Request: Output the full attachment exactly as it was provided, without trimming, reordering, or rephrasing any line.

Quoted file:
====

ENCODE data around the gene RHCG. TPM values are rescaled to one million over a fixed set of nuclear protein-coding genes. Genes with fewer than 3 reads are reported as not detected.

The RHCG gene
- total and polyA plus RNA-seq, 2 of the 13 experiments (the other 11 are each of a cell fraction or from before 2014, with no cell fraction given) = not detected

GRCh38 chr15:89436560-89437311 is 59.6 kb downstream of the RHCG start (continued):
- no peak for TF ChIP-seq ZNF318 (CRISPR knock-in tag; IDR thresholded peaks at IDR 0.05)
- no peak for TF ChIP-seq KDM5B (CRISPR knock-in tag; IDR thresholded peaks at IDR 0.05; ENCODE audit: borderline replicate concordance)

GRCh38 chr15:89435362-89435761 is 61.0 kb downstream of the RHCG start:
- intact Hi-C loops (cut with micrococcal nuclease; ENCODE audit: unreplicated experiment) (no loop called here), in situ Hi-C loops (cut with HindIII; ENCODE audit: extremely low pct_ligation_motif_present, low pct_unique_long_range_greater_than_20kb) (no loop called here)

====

ENCODE data around the gene RHCG. TPM values are rescaled to one million over a fixed set of nuclear protein-coding genes. Genes with fewer than 3 reads are reported as not detected.

The RHCG gene
- total and polyA plus RNA-seq, 2 of the 13 experiments (the other 11 are each of a cell fraction or from before 2014, with no cell fraction given) = not detected

GRCh38 chr15:89436560-89437311 is 59.6 kb downstream of the RHCG start (continued):
- no peak for TF ChIP-seq ZNF318 (CRISPR knock-in tag; IDR thresholded peaks at IDR 0.05)
- no peak for TF ChIP-seq KDM5B (CRISPR knock-in tag; IDR thresholded peaks at IDR 0.05; ENCODE audit: borderline replicate concordance)

GRCh38 chr15:89435362-89435761 is 61.0 kb downstream of the RHCG start:
- intact Hi-C loops (cut with micrococcal nuclease; ENCODE audit: unreplicated experiment) (no loop called here), in situ Hi-C loops (cut with HindIII; ENCODE audit: extremely low pct_ligation_motif_present, low pct_unique_long_range_greater_than_20kb) (no loop called here)